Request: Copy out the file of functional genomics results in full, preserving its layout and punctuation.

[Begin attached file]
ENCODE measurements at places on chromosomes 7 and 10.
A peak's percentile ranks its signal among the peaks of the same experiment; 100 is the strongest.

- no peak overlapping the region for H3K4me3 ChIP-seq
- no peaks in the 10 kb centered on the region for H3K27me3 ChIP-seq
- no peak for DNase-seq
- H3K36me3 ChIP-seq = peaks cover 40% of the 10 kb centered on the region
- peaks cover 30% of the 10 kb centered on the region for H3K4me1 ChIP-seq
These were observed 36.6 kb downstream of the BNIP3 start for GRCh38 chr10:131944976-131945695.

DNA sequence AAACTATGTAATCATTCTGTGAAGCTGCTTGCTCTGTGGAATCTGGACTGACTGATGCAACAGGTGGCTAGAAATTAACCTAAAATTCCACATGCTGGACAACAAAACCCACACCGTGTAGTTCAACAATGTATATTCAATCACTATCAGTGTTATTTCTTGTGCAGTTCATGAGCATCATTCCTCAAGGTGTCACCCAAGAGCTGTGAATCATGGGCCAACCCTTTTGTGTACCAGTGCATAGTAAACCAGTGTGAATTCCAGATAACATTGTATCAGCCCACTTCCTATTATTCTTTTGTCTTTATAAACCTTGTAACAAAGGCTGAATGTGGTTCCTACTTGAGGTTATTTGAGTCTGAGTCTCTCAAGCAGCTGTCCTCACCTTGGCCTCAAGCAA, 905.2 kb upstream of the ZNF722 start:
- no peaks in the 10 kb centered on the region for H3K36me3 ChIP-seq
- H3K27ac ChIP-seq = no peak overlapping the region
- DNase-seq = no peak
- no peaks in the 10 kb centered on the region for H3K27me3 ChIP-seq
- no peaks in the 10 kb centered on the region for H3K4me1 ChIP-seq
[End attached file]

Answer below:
ENCODE measurements at places on chromosomes 7 and 10.
A peak's percentile ranks its signal among the peaks of the same experiment; 100 is the strongest.

- no peak overlapping the region for H3K4me3 ChIP-seq
- no peaks in the 10 kb centered on the region for H3K27me3 ChIP-seq
- no peak for DNase-seq
- H3K36me3 ChIP-seq = peaks cover 40% of the 10 kb centered on the region
- peaks cover 30% of the 10 kb centered on the region for H3K4me1 ChIP-seq
These were observed 36.6 kb downstream of the BNIP3 start for GRCh38 chr10:131944976-131945695.

DNA sequence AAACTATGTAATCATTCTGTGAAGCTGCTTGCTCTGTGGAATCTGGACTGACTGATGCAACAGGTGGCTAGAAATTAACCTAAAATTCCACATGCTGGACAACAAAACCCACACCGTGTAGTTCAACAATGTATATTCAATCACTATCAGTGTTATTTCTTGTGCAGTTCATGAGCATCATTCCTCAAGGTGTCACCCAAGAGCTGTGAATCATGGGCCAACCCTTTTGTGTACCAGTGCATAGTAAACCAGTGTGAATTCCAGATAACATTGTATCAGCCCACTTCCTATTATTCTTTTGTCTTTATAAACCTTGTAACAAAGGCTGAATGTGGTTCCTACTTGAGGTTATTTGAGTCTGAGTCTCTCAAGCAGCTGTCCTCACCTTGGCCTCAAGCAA, 905.2 kb upstream of the ZNF722 start:
- no peaks in the 10 kb centered on the region for H3K36me3 ChIP-seq
- H3K27ac ChIP-seq = no peak overlapping the region
- DNase-seq = no peak
- no peaks in the 10 kb centered on the region for H3K27me3 ChIP-seq
- no peaks in the 10 kb centered on the region for H3K4me1 ChIP-seq